At first the commentary in The Imprint by Bryan Samuels, executive director of Chapin Hall at the University of Chicago since 2013, might seem like just another in a long line of “well, what do you know? There is racism in child welfare!” commentaries from organizations that understand it’s the right p.r. move at the moment.
Inequities have shaped our country since its founding. Centuries of discrimination have inflicted deep wounds, with disparate rates of COVID-19 infection and brutal policing being current symptoms of that troubled history. Outrage over these symptoms has sparked an examination of bias in our criminal justice, health care, education and financial systems. To that list I would add one other: the child welfare system.
But Chapin Hall has probably been at its worst concerning the whole issue of race. They worked hand-in-glove with Elizabeth Bartholet, one of America’s most extreme advocates of a take-the-child-and-run approach to child welfare, to discredit the whole idea that there is racial bias in the child welfare system. Two years before Samuels arrived there, Chapin Hall co-sponsored the stacked-deck conference discussed here. Then one of their “scholars” co-authored an Issue Brief, issued in the name of Chapin Hall, whose thrust is 180 degrees from Samuels’ recent column.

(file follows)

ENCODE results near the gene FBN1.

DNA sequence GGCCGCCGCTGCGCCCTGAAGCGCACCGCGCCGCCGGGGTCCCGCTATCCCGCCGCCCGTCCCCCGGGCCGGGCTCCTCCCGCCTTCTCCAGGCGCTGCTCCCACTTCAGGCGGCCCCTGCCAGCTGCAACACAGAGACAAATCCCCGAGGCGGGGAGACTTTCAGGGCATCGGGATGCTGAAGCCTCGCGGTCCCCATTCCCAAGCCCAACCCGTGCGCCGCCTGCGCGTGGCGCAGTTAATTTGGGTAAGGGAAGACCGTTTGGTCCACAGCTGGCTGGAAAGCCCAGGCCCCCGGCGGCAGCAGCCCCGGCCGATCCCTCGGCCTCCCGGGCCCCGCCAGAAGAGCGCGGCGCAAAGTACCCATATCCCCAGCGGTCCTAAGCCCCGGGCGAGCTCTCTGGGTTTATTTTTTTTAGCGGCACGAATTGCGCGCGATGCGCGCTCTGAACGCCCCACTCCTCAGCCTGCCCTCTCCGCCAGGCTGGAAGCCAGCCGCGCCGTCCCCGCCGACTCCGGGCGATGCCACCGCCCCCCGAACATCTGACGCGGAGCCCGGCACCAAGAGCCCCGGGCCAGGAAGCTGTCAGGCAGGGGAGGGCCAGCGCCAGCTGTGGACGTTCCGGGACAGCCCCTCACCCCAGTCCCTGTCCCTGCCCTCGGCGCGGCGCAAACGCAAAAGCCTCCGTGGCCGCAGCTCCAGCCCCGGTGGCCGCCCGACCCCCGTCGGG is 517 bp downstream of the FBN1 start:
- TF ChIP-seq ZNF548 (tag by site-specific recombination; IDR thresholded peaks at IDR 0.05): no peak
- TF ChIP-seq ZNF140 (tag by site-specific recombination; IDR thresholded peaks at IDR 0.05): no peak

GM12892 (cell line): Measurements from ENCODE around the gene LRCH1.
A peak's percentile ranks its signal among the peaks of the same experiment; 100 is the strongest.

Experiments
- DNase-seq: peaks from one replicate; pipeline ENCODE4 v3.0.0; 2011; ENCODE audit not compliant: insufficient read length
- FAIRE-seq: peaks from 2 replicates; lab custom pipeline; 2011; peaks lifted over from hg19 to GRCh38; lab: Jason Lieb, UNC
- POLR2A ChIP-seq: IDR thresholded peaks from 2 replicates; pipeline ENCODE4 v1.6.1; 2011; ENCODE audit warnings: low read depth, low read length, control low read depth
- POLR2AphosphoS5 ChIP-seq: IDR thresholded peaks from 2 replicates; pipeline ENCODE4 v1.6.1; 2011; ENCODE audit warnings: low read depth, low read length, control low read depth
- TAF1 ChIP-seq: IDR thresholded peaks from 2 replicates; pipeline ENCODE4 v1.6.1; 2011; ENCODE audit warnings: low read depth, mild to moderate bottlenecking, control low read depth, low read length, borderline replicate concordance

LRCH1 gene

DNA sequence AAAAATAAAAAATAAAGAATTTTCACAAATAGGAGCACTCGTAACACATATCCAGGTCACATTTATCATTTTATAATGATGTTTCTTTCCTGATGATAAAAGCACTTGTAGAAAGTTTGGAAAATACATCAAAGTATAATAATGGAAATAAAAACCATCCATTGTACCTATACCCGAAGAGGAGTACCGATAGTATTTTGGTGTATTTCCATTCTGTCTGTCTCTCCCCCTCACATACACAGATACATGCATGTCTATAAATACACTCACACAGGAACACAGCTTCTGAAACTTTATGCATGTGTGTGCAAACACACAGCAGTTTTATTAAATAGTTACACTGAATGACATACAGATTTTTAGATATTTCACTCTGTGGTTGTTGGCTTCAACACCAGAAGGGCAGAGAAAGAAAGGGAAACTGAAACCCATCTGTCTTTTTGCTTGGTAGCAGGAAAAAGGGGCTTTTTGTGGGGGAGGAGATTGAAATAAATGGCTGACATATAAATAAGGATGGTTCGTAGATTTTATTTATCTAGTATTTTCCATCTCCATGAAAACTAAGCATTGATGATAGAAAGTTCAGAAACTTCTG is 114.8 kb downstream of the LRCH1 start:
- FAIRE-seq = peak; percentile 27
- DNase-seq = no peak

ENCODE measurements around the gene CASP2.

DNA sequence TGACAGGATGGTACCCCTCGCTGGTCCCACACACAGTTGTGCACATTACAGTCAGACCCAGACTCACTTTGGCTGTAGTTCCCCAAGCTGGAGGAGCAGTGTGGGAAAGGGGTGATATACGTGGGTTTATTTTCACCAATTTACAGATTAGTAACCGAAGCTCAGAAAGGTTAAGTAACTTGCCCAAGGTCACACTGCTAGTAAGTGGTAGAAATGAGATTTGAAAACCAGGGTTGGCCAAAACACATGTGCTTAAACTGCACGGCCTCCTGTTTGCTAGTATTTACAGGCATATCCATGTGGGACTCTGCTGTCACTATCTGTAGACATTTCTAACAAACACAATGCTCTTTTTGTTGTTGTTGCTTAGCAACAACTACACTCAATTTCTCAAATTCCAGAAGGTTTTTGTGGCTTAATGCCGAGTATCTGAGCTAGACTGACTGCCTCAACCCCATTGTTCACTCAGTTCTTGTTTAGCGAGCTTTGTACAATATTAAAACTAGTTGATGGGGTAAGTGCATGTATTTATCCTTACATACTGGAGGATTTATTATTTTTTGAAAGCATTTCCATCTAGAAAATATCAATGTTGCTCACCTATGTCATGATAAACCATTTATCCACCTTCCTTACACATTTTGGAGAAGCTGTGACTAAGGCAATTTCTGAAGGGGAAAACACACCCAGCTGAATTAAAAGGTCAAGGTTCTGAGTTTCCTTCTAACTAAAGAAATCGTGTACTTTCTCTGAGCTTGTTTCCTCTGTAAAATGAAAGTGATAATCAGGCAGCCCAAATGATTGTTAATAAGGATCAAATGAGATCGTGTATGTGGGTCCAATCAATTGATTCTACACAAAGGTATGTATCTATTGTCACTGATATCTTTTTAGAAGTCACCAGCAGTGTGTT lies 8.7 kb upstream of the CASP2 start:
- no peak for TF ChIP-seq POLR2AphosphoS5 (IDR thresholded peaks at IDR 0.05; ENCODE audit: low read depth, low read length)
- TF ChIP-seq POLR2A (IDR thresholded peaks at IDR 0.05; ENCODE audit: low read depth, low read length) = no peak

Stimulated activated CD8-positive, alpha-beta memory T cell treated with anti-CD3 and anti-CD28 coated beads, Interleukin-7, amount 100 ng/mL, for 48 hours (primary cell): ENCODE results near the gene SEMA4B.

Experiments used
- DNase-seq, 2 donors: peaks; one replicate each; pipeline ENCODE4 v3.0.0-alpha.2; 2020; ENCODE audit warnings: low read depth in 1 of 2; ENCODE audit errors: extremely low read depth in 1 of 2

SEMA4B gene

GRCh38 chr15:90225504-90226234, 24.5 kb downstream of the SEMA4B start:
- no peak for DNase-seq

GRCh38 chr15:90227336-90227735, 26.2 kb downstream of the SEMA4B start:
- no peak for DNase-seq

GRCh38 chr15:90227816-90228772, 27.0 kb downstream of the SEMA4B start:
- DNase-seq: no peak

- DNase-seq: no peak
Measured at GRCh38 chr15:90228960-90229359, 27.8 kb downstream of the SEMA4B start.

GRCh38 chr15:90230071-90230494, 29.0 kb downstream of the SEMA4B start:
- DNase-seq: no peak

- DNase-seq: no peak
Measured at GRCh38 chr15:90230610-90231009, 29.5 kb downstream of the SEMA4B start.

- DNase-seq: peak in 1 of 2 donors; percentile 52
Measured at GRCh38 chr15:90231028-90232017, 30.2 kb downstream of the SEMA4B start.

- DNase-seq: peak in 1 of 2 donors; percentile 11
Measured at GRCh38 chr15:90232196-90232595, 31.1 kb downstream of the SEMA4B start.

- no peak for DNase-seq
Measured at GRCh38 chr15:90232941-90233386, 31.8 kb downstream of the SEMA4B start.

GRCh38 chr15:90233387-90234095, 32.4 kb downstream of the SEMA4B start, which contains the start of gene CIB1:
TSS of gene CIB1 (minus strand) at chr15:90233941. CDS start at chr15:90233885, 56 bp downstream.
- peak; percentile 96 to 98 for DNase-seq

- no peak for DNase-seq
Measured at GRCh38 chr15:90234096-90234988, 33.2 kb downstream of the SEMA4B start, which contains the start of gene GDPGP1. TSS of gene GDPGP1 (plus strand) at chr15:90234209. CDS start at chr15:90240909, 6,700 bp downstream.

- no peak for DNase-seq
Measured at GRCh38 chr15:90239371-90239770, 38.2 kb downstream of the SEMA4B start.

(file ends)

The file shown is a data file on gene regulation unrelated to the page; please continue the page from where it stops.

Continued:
[J]ust as we are overdue in revamping our criminal justice system, we are delinquent in addressing the institutionalized racism and bias that pervades our family and child well-being systems.
The systematic separation of children of color from their parents – without regard for the lasting trauma it entails –is a thread that runs through our nation’s history from slavery to Native American boarding schools to present day child welfare practice.
This has been perpetuated by the misconception that we are nobly “rescuing” children from dangerous situations. On the contrary, research suggests that many children who spend time in foster care are more likely to experience negative outcomes than their counterparts who were not removed from their families.
One speaker summarized: “African American children are at least as likely to be underserved as overserved” by current removal rates.
Bold policy and legislation are needed to create and sustain a vastly different system that coordinates among multiple agencies to prevent trauma rather than create it, and to strengthen family and community capacity to ensure children are safe and thriving. This will require that we de-scale existing infrastructure and dismantle racist practices in favor of a new way to work.